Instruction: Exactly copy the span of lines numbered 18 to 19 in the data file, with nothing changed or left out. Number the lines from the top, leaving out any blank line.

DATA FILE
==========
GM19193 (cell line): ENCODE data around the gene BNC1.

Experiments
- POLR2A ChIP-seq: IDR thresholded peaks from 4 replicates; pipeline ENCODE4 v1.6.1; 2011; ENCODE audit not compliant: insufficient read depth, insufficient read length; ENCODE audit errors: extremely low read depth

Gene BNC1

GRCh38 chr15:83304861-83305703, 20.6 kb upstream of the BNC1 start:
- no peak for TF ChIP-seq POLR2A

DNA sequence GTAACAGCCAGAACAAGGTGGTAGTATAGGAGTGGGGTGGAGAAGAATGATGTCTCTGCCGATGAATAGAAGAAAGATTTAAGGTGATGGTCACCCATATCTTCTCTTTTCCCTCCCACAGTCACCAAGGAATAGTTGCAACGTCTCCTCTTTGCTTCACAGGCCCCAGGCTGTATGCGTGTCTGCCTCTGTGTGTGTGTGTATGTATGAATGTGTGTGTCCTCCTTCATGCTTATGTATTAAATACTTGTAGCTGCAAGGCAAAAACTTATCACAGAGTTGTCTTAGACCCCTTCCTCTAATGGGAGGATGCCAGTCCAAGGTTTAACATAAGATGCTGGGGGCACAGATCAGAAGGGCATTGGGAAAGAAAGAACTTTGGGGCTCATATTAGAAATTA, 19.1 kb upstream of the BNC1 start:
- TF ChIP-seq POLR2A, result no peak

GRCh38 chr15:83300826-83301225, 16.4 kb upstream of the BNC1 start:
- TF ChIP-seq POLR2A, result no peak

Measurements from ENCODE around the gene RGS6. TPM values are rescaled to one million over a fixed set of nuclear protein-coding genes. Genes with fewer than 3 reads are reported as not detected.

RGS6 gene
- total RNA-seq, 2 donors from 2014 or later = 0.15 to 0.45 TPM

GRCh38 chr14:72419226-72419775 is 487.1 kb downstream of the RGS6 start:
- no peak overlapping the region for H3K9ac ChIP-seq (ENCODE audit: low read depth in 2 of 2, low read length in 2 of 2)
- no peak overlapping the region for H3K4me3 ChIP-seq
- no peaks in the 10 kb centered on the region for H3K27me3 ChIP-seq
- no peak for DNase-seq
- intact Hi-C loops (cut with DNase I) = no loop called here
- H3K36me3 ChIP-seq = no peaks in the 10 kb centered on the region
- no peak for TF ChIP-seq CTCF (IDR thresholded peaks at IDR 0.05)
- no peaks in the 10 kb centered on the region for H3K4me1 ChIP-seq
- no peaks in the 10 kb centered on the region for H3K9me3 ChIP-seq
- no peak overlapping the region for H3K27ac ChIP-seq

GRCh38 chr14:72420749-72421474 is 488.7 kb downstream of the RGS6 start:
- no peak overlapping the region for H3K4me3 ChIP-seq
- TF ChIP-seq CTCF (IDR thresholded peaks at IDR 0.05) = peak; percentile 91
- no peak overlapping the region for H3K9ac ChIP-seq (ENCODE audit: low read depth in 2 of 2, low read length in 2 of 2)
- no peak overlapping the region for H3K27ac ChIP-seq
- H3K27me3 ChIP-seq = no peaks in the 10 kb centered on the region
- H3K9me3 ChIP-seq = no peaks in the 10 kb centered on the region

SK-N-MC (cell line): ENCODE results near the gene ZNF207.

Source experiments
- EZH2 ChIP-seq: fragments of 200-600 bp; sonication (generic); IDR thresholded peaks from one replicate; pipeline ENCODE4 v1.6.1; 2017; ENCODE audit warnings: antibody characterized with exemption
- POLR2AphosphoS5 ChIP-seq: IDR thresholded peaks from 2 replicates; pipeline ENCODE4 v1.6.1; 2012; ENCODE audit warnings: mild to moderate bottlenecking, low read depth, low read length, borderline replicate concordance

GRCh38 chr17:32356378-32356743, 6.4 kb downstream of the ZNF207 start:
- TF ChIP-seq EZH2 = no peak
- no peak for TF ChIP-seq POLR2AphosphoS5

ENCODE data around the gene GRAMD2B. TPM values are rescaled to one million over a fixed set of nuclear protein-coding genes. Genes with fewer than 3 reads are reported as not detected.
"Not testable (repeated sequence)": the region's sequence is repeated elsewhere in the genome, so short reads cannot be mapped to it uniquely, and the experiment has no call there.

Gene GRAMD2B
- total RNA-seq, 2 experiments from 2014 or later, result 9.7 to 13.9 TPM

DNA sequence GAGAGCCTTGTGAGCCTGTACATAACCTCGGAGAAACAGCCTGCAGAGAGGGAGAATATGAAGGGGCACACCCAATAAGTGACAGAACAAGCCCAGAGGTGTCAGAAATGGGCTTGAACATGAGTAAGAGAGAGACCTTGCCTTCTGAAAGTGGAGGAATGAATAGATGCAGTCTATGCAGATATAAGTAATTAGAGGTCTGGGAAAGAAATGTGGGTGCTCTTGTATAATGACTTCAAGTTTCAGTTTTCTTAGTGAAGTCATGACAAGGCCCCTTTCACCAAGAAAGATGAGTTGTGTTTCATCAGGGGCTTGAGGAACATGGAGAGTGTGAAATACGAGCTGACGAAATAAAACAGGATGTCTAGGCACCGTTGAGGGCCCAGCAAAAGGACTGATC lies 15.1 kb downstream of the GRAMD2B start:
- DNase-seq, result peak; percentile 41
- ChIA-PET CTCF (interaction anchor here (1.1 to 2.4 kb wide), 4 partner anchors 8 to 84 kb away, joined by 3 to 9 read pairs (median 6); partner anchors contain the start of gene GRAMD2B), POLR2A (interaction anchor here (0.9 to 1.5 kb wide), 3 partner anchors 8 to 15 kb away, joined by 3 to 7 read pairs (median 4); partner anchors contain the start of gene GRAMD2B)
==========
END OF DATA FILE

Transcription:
- no peak for DNase-seq
- intact Hi-C loops (cut with DNase I) = no loop called here